Local Arts Boosts Business
Bridging the financial gap creatively
Article by Elon Gucklich | Photo by Ari Denison, Eugene Ballet
Eugene has a thriving art community, but sometimes we have to travel to the “BIG CITY” to see the “BIG SHOWS.”
The Eugene Ballet Company dreamt of producing Hans Christian Andersen’s “The Snow Queen” a few years back.
To make the vision come to life and to compose an unforgettable score, they looked for help in Portland. But commissioning Kenji Bunch, whose works have been played by more than 60 orchestras around the country, didn’t come cheap.
The ballet company had been awarded a $60,000 grant from an arts foundation to pay Bunch to compose an original score. As exciting as this was, the Eugene Ballet wouldn’t receive the grant funds until six weeks after its April 2017 performances of “The Snow Queen”—and Bunch required payment upfront.
All was not lost; here in our own backyard, a $60,000 art loan filled the gap, courtesy of the Arts and Business Alliance of Eugene.
“Every dollar is substantial when you’re a nonprofit arts organization,” says Eugene Ballet Company Executive Director Josh Neckels. “We have a roughly $2 million budget, so $60,000 may not seem like much, but when all the money is going out ahead of time—to have that loan in advance was vital to us in maintaining an even cash flow.”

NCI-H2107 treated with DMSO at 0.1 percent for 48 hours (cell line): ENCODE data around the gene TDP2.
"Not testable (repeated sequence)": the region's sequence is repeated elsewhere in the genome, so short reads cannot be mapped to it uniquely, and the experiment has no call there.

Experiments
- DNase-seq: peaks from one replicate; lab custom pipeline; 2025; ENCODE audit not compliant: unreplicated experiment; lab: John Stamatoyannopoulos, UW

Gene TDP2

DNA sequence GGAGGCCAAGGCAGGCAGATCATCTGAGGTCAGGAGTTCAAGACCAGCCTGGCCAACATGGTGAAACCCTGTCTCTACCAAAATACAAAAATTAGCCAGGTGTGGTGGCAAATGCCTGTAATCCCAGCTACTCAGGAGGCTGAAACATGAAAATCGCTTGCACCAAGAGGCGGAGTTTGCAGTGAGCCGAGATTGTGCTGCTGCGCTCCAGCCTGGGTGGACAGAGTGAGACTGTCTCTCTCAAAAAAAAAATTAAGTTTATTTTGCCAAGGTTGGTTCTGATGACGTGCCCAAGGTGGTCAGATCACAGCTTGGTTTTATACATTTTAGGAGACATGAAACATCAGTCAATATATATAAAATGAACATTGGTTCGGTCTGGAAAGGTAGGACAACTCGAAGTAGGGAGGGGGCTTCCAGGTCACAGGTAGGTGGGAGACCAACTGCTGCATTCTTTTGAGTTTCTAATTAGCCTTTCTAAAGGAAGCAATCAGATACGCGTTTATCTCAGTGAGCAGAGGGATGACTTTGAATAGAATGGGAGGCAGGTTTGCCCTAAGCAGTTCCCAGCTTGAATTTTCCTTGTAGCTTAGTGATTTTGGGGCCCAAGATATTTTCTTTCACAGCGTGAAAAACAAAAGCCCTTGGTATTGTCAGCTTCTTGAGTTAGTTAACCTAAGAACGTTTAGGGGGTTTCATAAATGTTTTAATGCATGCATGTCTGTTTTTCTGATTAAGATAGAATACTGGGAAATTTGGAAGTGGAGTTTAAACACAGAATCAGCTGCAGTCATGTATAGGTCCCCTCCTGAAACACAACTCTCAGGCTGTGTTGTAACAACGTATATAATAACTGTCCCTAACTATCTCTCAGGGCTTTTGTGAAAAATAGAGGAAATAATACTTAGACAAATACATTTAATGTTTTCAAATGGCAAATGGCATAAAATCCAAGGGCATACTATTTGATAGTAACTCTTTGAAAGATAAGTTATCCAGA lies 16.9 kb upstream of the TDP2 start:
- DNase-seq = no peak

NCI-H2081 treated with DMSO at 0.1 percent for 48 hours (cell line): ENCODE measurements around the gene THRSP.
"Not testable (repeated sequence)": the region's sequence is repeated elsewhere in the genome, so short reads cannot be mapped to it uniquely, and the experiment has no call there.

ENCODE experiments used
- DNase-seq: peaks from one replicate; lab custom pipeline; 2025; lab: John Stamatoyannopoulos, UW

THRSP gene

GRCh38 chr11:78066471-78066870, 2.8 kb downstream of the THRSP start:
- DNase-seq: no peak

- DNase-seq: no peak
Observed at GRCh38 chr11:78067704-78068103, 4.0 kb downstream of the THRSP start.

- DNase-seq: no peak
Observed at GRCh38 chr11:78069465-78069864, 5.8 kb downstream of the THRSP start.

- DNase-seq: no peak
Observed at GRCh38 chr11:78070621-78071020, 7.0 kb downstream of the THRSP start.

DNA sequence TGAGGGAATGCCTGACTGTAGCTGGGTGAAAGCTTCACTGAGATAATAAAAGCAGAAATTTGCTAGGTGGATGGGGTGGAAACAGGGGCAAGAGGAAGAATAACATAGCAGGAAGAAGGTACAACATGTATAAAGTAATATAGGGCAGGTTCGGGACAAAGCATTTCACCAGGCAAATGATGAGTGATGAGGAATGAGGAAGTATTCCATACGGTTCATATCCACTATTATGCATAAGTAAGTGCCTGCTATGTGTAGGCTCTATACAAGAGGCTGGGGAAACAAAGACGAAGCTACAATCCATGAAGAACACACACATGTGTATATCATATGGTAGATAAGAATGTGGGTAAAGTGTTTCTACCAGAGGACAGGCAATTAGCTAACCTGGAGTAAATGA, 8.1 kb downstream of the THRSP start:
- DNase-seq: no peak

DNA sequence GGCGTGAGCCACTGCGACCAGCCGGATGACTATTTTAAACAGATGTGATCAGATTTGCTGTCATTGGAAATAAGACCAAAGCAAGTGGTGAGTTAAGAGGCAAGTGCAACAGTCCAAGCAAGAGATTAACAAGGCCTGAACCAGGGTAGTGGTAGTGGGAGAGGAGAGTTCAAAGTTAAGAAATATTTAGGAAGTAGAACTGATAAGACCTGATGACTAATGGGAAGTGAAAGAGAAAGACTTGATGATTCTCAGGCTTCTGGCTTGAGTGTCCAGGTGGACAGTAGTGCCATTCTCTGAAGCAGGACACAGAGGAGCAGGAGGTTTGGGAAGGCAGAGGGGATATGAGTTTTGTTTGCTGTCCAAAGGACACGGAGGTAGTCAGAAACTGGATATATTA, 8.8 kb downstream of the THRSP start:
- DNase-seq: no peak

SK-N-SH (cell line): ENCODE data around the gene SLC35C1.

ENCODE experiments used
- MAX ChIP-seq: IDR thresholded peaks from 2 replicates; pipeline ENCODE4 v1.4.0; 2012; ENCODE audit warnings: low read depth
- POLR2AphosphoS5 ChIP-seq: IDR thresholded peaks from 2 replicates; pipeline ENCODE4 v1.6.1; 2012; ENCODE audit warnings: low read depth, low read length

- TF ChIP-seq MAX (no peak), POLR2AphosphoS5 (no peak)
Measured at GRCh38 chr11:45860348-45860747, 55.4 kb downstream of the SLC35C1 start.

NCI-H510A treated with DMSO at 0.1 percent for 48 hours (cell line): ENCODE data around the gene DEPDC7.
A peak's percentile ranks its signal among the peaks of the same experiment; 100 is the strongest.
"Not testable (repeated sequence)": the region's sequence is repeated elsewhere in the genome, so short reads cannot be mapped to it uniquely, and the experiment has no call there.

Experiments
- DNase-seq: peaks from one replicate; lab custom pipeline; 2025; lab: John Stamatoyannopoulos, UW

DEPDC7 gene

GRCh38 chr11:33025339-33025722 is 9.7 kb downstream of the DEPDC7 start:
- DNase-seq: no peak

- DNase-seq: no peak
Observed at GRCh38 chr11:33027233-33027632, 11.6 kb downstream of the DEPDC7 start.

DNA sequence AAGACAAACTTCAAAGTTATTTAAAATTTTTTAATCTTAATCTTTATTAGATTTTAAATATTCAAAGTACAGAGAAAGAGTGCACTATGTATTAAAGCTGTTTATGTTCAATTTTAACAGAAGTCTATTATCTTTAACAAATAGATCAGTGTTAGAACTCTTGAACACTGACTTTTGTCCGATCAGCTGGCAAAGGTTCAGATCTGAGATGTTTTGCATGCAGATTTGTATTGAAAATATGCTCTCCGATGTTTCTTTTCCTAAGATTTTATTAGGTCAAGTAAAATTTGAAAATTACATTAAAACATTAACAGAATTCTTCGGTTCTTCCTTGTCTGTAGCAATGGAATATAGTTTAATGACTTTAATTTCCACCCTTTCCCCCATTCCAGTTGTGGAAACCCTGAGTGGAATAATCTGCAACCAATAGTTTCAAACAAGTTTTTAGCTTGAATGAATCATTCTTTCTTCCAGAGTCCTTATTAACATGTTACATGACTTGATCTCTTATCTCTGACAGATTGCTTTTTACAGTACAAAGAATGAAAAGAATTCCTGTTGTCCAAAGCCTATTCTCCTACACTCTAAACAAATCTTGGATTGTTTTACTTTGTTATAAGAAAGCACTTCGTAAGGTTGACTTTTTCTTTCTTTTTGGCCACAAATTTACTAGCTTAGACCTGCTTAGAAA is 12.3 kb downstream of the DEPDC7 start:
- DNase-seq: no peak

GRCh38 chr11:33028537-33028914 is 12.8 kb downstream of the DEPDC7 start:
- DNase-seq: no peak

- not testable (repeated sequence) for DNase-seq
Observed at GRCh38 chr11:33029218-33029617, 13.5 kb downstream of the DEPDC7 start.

Founded in 2008 as a joint effort of the Eugene Area Chamber of Commerce, City of Eugene, Travel Lane County, University of Oregon, and Lane Community College, Arts and Business Alliance (ABAE) seeks to unite the local business and artistic communities under common citywide goals.
Arts and Business Alliance Executive Director Kelly Johnson says, “Our goal is to build strong partnerships, because we know that a vibrant business sector with an equally vibrant creative sector is mutually beneficial.”
ABAE’s most direct effort came in 2016 with the launch of the Art Loans program, in partnership with the City of Eugene. The loans, between $10,000 and $100,000 each, are meant to cover expenses, like artist commissions and storefront improvements, or help bridge a funding gap for upfront production expenses and artist fees that are typically secured by box office receipts.
The art loans are provided with fixed interest rates. It’s a new and relatively untapped program—only the ballet company and a local artist who wanted to open a retail store have received loans to date.
The Art Loan fund began with an anonymous donation of $100,000 that was matched by the City of Eugene in 2016.
“These loans are an investment in the local economy,” she says. “We are so lucky to live in a place that has a treasure trove of high-quality arts and culture experiences. By investing in our arts, we are creating a community where people want to live, work and play.”
A recent study backs that up, highlighting the multimillion-dollar economic impact of the local arts and culture sector.
Art Loans encourage Eugene businesses, artists and nonprofits to incorporate art in a way that creates economic growth. Find out more at artsbusinessalliance.org
Enjoy the read? Check out more great content.